Sunday, June 3, 2012

God and Friends

H.G. Bishop Thomas of Qosia gave a lecture at a summer retreat once, when I was in high school.  The point he made, and the visual aid he used, has never left me, and I have thankfully been reminded of his important lesson when I needed the reminder.

He was talking about finding fulfillment.  Finding fulfillment in other people vs. finding fulfillment in God.  He had three cups in front of him: one large one, filled to the brim with water, and two smaller ones, both about half way full with water.

The two small cups represent you and a friend.  You give a little water, they give a little water, its mutual, even though you are not completely fulfilled, you're both somewhat satisfied.  You'll take what you can get.  All is well, until your friend stops returning the water.  You pour a little more.  No response.  You pour a little more.  And eventually you are left empty.

But then H.G. submerged you, the small empty cup, into the big full cup.  Him in I and I in Him.  You are fulfilled by God, whose cup never runs out (in reality), and you can fill as many little cups as you want, as many friends, as many people that could use your help, without you yourself running out, and without you yourself needing any one of them to return the favor.

You might have more to offer than most people in a friendship, and that's okay.  I've recently become bitter when realizing that I've invested so much in a friendship, and have yet to feel satisfied with it.  This has been exceedingly vexing for me, because when I question whether it is worth it, I am evidently putting my loyalty on the line, and remaining loyal, never losing hope, never closing out anyone, never burning bridges, is a characteristic of mine that I never want to let go.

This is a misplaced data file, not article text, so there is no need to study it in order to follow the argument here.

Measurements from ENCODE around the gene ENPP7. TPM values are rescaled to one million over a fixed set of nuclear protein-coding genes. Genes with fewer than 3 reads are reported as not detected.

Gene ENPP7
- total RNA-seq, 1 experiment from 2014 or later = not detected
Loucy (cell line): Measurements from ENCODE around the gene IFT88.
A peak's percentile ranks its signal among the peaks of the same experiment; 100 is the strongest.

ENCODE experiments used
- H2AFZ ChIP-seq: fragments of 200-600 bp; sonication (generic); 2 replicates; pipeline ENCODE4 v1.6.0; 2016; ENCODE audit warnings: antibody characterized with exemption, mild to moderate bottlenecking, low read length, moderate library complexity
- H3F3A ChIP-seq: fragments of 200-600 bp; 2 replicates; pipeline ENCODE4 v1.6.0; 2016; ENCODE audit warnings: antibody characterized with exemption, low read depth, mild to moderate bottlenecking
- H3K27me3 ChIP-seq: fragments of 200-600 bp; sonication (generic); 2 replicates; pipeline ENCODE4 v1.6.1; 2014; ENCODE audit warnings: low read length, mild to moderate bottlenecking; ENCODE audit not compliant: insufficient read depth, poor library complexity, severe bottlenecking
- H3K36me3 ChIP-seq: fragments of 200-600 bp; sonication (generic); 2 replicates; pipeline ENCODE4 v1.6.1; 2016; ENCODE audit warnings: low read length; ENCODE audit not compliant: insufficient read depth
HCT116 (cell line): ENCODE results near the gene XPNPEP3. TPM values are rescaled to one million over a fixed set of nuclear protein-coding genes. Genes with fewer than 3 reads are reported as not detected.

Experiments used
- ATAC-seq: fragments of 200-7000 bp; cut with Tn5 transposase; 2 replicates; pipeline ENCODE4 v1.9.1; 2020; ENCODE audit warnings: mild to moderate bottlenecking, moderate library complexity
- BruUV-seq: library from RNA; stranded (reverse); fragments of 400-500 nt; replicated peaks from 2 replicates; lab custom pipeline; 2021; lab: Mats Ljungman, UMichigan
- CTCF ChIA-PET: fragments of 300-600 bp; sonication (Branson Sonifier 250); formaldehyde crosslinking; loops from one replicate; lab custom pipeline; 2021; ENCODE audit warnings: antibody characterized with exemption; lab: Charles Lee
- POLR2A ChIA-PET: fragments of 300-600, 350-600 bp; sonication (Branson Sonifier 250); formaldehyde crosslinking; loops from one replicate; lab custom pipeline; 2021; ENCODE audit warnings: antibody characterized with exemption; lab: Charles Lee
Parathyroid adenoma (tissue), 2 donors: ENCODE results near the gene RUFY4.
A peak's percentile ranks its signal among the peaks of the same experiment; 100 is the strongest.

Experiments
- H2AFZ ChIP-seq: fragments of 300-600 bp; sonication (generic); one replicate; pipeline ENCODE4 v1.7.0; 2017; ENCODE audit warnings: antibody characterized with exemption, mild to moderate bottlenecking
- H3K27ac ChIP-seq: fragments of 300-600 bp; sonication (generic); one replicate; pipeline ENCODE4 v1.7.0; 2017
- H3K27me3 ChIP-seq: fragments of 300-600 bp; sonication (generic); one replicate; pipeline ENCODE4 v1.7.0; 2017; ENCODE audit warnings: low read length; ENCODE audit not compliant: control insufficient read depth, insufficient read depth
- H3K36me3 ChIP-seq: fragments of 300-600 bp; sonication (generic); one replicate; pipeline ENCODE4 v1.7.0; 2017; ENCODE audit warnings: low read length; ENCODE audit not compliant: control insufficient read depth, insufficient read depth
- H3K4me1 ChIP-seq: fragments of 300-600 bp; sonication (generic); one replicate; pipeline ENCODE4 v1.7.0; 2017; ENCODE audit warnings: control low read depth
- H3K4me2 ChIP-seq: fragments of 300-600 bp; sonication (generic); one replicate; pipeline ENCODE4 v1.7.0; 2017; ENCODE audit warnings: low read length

Then the cups came to mind.  Him in I and I in Him.  I remembered, I don't have to sacrifice my loyalty, nor do I have to be upset with any of my friendships and find them a waste of time, when clearly I have been a good influence in some people's lives and they've done nothing wrong to warrant me leaving, but be "not good enough," "just not on my level."

I can have the best of both worlds.  I've been reminded of what I'm doing wrong.

Return to Me, and I will return to you.  (Malachi  3:7)

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